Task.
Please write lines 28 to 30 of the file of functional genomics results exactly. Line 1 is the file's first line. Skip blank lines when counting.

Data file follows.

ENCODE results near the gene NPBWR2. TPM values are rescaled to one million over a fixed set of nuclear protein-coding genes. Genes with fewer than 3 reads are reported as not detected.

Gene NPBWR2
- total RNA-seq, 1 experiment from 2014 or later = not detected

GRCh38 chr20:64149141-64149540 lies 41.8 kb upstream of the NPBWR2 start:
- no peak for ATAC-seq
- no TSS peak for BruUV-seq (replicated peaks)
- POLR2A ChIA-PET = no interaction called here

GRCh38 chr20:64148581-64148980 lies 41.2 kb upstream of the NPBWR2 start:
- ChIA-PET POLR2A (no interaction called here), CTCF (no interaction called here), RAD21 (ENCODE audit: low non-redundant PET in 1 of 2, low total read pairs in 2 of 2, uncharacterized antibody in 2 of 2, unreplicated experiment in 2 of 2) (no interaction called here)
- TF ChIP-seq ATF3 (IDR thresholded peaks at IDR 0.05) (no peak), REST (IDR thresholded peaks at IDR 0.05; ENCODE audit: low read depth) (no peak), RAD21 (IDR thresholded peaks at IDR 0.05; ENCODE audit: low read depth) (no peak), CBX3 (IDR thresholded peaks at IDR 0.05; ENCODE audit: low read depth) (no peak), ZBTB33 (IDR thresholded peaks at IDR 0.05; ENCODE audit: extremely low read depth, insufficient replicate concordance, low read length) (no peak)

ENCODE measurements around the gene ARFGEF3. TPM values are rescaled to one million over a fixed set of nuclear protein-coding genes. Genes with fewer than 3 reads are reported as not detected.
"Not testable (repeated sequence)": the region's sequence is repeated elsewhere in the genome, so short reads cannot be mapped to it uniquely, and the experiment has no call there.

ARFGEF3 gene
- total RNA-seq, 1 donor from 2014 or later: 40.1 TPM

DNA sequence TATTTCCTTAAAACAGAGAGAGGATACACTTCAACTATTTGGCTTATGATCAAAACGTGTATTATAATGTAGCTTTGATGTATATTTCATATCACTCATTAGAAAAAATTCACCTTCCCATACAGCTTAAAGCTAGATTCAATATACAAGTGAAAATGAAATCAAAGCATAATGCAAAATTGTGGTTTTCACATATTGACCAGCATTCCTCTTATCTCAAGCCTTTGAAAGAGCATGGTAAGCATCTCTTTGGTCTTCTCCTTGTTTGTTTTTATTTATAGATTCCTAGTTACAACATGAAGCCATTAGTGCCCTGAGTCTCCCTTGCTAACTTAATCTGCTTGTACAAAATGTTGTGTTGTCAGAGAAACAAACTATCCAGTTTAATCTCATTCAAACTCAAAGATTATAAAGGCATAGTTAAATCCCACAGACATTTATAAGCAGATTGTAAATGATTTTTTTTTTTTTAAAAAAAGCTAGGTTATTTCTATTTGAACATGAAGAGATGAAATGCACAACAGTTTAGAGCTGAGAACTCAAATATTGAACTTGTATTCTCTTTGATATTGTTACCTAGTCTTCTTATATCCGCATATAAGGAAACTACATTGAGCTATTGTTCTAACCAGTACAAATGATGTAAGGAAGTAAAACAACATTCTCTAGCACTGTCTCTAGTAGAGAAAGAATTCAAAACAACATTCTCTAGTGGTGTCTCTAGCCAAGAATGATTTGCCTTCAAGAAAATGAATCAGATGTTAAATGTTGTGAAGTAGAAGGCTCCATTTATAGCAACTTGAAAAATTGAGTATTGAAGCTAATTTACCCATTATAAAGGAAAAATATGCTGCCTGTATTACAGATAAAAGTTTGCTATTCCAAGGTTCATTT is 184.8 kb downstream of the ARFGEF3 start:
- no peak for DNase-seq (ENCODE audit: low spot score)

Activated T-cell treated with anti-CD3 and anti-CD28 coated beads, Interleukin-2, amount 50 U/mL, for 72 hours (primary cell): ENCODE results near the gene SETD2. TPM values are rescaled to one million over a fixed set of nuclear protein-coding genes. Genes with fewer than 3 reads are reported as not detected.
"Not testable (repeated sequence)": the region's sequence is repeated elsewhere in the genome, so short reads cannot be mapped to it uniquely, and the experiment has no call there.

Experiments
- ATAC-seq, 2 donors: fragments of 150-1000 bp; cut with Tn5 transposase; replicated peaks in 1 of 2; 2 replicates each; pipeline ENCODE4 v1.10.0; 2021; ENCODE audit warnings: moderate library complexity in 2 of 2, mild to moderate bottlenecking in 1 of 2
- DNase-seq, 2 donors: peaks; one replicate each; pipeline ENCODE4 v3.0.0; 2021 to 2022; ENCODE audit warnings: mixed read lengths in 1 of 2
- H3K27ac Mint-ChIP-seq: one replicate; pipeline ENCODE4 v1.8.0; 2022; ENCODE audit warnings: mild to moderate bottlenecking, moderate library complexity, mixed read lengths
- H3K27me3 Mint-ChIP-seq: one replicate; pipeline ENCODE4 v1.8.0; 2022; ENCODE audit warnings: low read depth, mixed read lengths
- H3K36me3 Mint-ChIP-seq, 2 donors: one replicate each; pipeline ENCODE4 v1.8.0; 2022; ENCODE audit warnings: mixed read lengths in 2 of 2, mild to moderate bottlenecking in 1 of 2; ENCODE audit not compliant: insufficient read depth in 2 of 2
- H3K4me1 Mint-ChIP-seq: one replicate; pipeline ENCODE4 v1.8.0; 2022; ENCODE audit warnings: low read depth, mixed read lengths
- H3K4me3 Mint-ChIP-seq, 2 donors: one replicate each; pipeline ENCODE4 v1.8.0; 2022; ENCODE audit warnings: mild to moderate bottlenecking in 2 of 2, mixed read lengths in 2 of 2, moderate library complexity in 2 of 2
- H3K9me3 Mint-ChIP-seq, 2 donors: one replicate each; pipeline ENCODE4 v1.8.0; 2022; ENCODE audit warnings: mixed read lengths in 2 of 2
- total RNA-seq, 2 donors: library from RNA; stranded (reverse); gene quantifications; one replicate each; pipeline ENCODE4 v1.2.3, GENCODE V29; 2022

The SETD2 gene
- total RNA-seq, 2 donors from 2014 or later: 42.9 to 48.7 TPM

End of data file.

- total RNA-seq, 2 donors: library from RNA; stranded (reverse); gene quantifications; one replicate each; pipeline ENCODE4 v1.2.3, GENCODE V29; 2022

The SETD2 gene
- total RNA-seq, 2 donors from 2014 or later: 42.9 to 48.7 TPM